Amiodarone Hydrochloride 100mg TabletsOut of date information, search another
PATIENT INFORMATION LEAFLET
Read this leaflet carefully before you start using this medicine because it contains important information for you.
■ Keep this leaflet. You may need to read it again.
■ If you have any further questions, ask your doctor or pharmacist.
■ This medicine has been prescribed for you only. Do not pass it on to others. It may harm them, even if their signs of illness are the same as yours.
■ If you get any side effects, talk to your doctor or pharmacist. This includes any possible side effects not listed in this leaflet. See section 4.
1 What Amiodarone is and what it is used for C P°ssible side effects
2 What you need to know before you take Amiodarone E How to store Amiodarone
3 How to take Amiodarone ® Contents of the pack and other information
Amiodarone Hydrochloride belongs to a group of medicines called anti-arrhythmic. These work by controlling an irregular or rapid heart beat (called 'arrhythmia')
They are only used for serious conditions which do not respond to other treatments or when other treatments cannot be used. Treatment with Amiodarone is normally under hospital or specialist supervision.
Amiodarone Hydrochloride (referred to as Amiodarone
throughout this leaflet) can be used to treat the following:
■ To treat uneven heartbeats where other medicines either have not worked or cannot be used
■ To treat an illness called Wolff-Parkinson-White Syndrome. This is where your heart beats unusually fast
■ To treat other types of fast or uneven heartbeats known as 'atrial flutter' or 'atrial fibrillation'. Amiodarone Tablets are used only when other medicines cannot be used.
■ To treat fast heartbeats which may happen suddenly and may be uneven. Amiodarone Tablets are used only when other medicines cannot be use
■ you are allergic (hypersensitive) to iodine, amiodarone hydrochloride or any of the other ingredients of this medicine (see Section 6 "Contents of the pack and other information”)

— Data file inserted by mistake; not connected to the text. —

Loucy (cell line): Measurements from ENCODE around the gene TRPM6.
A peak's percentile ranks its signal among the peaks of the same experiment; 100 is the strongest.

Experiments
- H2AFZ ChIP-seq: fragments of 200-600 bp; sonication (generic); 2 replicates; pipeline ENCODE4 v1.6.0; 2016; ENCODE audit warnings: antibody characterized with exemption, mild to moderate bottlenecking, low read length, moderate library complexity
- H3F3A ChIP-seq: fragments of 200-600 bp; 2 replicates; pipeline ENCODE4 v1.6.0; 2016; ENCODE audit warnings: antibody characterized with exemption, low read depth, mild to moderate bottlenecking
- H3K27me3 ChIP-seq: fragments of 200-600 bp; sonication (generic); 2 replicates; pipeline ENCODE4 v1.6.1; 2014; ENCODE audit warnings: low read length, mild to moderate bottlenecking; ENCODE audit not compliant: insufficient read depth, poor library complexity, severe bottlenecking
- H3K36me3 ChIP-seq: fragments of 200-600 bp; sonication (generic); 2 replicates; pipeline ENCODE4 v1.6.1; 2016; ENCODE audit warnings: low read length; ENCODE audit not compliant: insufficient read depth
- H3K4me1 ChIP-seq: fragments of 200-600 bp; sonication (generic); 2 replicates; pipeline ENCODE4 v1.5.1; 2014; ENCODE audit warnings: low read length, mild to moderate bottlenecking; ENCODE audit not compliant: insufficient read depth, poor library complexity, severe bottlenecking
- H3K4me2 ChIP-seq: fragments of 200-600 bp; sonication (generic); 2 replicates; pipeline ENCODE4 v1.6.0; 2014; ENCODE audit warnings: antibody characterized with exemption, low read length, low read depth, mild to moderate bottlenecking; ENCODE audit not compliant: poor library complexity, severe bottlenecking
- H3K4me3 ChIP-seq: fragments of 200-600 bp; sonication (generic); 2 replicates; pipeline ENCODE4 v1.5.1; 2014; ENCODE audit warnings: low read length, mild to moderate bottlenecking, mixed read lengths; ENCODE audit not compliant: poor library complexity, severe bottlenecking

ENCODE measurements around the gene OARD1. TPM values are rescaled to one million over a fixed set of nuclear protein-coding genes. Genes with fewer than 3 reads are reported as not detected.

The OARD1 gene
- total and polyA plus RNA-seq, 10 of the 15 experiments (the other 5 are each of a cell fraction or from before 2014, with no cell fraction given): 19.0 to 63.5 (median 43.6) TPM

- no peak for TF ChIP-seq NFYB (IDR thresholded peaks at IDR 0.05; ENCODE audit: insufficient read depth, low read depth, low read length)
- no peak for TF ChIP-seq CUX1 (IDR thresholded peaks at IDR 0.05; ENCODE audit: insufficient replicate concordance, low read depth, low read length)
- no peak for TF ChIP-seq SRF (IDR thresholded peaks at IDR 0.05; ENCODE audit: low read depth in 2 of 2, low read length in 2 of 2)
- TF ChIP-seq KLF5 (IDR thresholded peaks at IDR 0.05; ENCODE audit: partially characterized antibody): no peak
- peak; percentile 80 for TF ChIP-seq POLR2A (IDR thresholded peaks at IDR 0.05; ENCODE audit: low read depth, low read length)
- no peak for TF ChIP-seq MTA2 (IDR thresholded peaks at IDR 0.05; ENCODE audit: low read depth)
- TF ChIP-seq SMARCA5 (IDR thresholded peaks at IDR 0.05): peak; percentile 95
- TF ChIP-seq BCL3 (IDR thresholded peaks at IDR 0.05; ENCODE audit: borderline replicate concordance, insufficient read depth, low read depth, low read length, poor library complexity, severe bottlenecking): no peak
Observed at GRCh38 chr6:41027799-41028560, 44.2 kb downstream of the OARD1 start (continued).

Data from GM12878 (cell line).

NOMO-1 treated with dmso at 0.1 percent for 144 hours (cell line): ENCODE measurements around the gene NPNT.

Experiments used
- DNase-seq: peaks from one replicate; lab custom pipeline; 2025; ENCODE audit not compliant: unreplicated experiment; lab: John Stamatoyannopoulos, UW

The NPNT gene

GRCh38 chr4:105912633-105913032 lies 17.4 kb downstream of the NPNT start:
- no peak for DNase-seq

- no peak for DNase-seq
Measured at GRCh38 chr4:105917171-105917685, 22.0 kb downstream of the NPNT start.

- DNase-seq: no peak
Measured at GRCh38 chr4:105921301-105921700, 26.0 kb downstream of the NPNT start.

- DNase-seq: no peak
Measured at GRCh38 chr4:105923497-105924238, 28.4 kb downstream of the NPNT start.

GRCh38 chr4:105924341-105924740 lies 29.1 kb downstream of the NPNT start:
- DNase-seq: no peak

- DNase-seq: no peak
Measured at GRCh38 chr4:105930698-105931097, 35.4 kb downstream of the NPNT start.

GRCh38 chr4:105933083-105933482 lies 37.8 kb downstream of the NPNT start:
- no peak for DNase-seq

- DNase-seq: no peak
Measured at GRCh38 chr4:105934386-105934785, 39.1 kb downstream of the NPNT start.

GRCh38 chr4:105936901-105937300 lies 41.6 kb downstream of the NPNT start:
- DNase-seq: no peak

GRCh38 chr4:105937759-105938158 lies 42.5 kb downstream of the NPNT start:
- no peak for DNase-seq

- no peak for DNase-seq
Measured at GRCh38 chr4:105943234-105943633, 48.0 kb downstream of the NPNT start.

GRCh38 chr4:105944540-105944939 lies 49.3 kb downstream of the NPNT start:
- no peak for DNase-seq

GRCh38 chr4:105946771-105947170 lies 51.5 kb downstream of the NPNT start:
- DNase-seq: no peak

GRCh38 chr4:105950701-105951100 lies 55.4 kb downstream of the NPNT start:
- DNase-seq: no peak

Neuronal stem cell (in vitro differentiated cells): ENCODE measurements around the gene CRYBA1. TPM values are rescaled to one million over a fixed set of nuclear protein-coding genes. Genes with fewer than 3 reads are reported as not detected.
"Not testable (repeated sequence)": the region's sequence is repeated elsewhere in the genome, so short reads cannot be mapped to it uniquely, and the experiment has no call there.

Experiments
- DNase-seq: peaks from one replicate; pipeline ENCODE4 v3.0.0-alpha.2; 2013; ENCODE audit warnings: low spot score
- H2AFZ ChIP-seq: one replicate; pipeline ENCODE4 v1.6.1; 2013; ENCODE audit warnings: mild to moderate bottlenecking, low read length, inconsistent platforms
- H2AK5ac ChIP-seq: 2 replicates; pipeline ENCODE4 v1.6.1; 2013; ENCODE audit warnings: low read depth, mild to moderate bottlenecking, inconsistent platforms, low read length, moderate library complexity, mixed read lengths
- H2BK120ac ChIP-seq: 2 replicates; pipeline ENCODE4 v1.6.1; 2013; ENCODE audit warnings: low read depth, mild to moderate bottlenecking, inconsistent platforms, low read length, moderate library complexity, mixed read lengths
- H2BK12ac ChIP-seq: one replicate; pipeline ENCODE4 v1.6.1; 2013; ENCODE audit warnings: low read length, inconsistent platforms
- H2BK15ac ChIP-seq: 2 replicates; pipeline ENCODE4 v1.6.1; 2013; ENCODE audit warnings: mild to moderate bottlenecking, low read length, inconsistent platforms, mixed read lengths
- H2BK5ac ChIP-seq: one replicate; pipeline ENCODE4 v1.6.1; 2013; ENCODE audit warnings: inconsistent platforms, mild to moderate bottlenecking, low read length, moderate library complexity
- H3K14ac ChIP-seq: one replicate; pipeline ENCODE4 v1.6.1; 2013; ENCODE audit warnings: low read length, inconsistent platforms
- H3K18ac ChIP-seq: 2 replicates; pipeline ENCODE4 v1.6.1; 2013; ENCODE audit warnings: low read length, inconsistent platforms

■ you have a slower than usual heartbeat (called 'sinus bradycardia') or an illness called 'sinoatrial' heart block
■ you have any other problems with your heart and do not have a pacemaker fitted
■ you have or have had thyroid problems
■ you are pregnant or breast-feeding (see Section 2 "Pregnancy and breast- feeding”)
you are taking certain other medicines which could affect your heart beat (see" Other medicines and Amiodarone”)
Talk to your doctor before taking Amiodarone if:
■ you have heart failure
■ you have shortness of breath, a dry cough or have any problems with your lungs
■ you have liver problems
■ you suffer from blurred or decreased vision
■ you are to have an operation under anaesthetic or a high dose of oxygen
■ you are exposed to direct sunlight. You should avoid exposure of your skin to direct sunlight or sunlamps You should take sensible precautions when you are in the sun; wear a wide brimmed hat and keep your arms and legs covered; apply total sun block cream to exposed areas of the skin
■ you are elderly as your doctor will need to monitor you more carefully
■ you have a pacemaker or implantable cardioverter defibrillator (ICD). Your doctor will check that your device is working properly shortly after you start taking the tablets or if your dose is changed
■ you have been taking amiodarone for long periods, as your doctor may need to monitor you to avoid delayed side effects
■ you suffer from nerve or muscular disorders
Your doctor may want to arrange tests such as blood tests, chest x-rays and eye examinations before and during treatment with these tablets.
Tell your doctor or pharmacist if you are taking or have recently taken or might take any other medicines, including those obtained without a prescription. This includes herbal medicines.